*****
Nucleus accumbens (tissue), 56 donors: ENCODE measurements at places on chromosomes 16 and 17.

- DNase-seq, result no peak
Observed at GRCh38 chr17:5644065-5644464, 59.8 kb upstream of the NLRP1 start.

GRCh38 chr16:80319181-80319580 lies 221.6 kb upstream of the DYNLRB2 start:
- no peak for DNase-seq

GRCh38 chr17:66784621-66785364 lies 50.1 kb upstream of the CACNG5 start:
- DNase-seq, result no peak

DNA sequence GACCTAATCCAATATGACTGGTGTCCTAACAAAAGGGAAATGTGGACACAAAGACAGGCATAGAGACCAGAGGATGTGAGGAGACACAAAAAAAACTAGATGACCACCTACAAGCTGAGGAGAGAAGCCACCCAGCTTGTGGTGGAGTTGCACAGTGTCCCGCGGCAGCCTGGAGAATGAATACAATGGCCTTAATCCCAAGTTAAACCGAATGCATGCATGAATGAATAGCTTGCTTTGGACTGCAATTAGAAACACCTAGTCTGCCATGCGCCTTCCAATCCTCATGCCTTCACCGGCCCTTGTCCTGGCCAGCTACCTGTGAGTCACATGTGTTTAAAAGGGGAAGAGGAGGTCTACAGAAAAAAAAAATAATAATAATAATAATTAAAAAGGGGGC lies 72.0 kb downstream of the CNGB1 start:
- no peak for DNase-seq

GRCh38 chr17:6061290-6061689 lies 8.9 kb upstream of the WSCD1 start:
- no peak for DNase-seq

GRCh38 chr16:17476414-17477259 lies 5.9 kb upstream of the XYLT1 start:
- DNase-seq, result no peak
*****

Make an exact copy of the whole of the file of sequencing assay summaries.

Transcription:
Nucleus accumbens (tissue), 56 donors: ENCODE measurements at places on chromosomes 16 and 17.

- DNase-seq, result no peak
Observed at GRCh38 chr17:5644065-5644464, 59.8 kb upstream of the NLRP1 start.

GRCh38 chr16:80319181-80319580 lies 221.6 kb upstream of the DYNLRB2 start:
- no peak for DNase-seq

GRCh38 chr17:66784621-66785364 lies 50.1 kb upstream of the CACNG5 start:
- DNase-seq, result no peak

DNA sequence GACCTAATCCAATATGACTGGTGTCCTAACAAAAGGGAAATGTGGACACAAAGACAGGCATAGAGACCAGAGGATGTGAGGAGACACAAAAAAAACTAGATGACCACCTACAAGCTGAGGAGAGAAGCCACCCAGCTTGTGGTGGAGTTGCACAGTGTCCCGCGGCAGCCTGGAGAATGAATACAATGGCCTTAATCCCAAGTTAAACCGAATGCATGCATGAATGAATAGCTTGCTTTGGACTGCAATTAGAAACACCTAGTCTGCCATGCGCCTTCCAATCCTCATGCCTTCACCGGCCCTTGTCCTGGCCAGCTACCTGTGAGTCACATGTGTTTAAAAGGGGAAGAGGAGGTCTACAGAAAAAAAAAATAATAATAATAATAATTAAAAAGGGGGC lies 72.0 kb downstream of the CNGB1 start:
- no peak for DNase-seq

GRCh38 chr17:6061290-6061689 lies 8.9 kb upstream of the WSCD1 start:
- no peak for DNase-seq

GRCh38 chr16:17476414-17477259 lies 5.9 kb upstream of the XYLT1 start:
- DNase-seq, result no peak